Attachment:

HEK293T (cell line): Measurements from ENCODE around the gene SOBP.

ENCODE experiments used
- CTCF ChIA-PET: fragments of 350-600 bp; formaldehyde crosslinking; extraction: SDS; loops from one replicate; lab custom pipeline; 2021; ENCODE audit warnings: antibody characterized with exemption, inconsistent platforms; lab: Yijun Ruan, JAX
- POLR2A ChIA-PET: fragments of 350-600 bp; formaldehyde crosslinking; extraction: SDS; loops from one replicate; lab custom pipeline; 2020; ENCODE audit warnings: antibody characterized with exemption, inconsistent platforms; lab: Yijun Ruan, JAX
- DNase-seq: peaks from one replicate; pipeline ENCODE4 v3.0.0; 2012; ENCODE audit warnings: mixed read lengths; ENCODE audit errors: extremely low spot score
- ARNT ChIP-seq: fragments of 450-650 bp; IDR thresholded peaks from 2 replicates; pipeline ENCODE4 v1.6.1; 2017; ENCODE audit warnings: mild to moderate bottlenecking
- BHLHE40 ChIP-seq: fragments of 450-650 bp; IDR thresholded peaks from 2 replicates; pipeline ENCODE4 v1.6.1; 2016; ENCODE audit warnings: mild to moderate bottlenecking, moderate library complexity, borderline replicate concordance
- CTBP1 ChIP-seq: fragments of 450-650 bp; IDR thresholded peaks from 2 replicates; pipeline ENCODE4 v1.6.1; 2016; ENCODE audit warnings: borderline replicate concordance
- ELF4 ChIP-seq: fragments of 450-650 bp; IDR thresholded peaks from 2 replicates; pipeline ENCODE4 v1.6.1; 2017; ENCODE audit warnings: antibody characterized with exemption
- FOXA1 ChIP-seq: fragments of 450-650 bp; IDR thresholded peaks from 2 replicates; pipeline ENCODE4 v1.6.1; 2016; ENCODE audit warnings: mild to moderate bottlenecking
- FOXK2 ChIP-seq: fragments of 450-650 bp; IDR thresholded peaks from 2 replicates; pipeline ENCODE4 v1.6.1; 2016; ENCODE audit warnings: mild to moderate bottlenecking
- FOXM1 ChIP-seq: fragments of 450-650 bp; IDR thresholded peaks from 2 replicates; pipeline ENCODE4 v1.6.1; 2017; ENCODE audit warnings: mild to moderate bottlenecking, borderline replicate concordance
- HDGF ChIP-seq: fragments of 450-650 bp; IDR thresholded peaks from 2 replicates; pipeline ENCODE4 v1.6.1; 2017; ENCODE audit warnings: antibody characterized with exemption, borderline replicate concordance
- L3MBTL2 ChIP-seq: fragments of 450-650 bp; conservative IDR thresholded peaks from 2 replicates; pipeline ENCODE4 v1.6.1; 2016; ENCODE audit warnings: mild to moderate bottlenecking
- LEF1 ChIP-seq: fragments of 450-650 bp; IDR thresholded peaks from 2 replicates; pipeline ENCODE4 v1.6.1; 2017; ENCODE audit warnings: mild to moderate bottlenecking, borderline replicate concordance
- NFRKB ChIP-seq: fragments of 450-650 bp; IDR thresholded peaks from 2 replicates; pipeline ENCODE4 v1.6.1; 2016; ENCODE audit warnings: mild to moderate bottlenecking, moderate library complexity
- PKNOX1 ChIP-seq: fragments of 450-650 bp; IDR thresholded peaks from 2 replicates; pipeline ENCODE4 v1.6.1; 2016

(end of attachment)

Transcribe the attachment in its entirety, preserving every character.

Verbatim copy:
HEK293T (cell line): Measurements from ENCODE around the gene SOBP.

ENCODE experiments used
- CTCF ChIA-PET: fragments of 350-600 bp; formaldehyde crosslinking; extraction: SDS; loops from one replicate; lab custom pipeline; 2021; ENCODE audit warnings: antibody characterized with exemption, inconsistent platforms; lab: Yijun Ruan, JAX
- POLR2A ChIA-PET: fragments of 350-600 bp; formaldehyde crosslinking; extraction: SDS; loops from one replicate; lab custom pipeline; 2020; ENCODE audit warnings: antibody characterized with exemption, inconsistent platforms; lab: Yijun Ruan, JAX
- DNase-seq: peaks from one replicate; pipeline ENCODE4 v3.0.0; 2012; ENCODE audit warnings: mixed read lengths; ENCODE audit errors: extremely low spot score
- ARNT ChIP-seq: fragments of 450-650 bp; IDR thresholded peaks from 2 replicates; pipeline ENCODE4 v1.6.1; 2017; ENCODE audit warnings: mild to moderate bottlenecking
- BHLHE40 ChIP-seq: fragments of 450-650 bp; IDR thresholded peaks from 2 replicates; pipeline ENCODE4 v1.6.1; 2016; ENCODE audit warnings: mild to moderate bottlenecking, moderate library complexity, borderline replicate concordance
- CTBP1 ChIP-seq: fragments of 450-650 bp; IDR thresholded peaks from 2 replicates; pipeline ENCODE4 v1.6.1; 2016; ENCODE audit warnings: borderline replicate concordance
- ELF4 ChIP-seq: fragments of 450-650 bp; IDR thresholded peaks from 2 replicates; pipeline ENCODE4 v1.6.1; 2017; ENCODE audit warnings: antibody characterized with exemption
- FOXA1 ChIP-seq: fragments of 450-650 bp; IDR thresholded peaks from 2 replicates; pipeline ENCODE4 v1.6.1; 2016; ENCODE audit warnings: mild to moderate bottlenecking
- FOXK2 ChIP-seq: fragments of 450-650 bp; IDR thresholded peaks from 2 replicates; pipeline ENCODE4 v1.6.1; 2016; ENCODE audit warnings: mild to moderate bottlenecking
- FOXM1 ChIP-seq: fragments of 450-650 bp; IDR thresholded peaks from 2 replicates; pipeline ENCODE4 v1.6.1; 2017; ENCODE audit warnings: mild to moderate bottlenecking, borderline replicate concordance
- HDGF ChIP-seq: fragments of 450-650 bp; IDR thresholded peaks from 2 replicates; pipeline ENCODE4 v1.6.1; 2017; ENCODE audit warnings: antibody characterized with exemption, borderline replicate concordance
- L3MBTL2 ChIP-seq: fragments of 450-650 bp; conservative IDR thresholded peaks from 2 replicates; pipeline ENCODE4 v1.6.1; 2016; ENCODE audit warnings: mild to moderate bottlenecking
- LEF1 ChIP-seq: fragments of 450-650 bp; IDR thresholded peaks from 2 replicates; pipeline ENCODE4 v1.6.1; 2017; ENCODE audit warnings: mild to moderate bottlenecking, borderline replicate concordance
- NFRKB ChIP-seq: fragments of 450-650 bp; IDR thresholded peaks from 2 replicates; pipeline ENCODE4 v1.6.1; 2016; ENCODE audit warnings: mild to moderate bottlenecking, moderate library complexity
- PKNOX1 ChIP-seq: fragments of 450-650 bp; IDR thresholded peaks from 2 replicates; pipeline ENCODE4 v1.6.1; 2016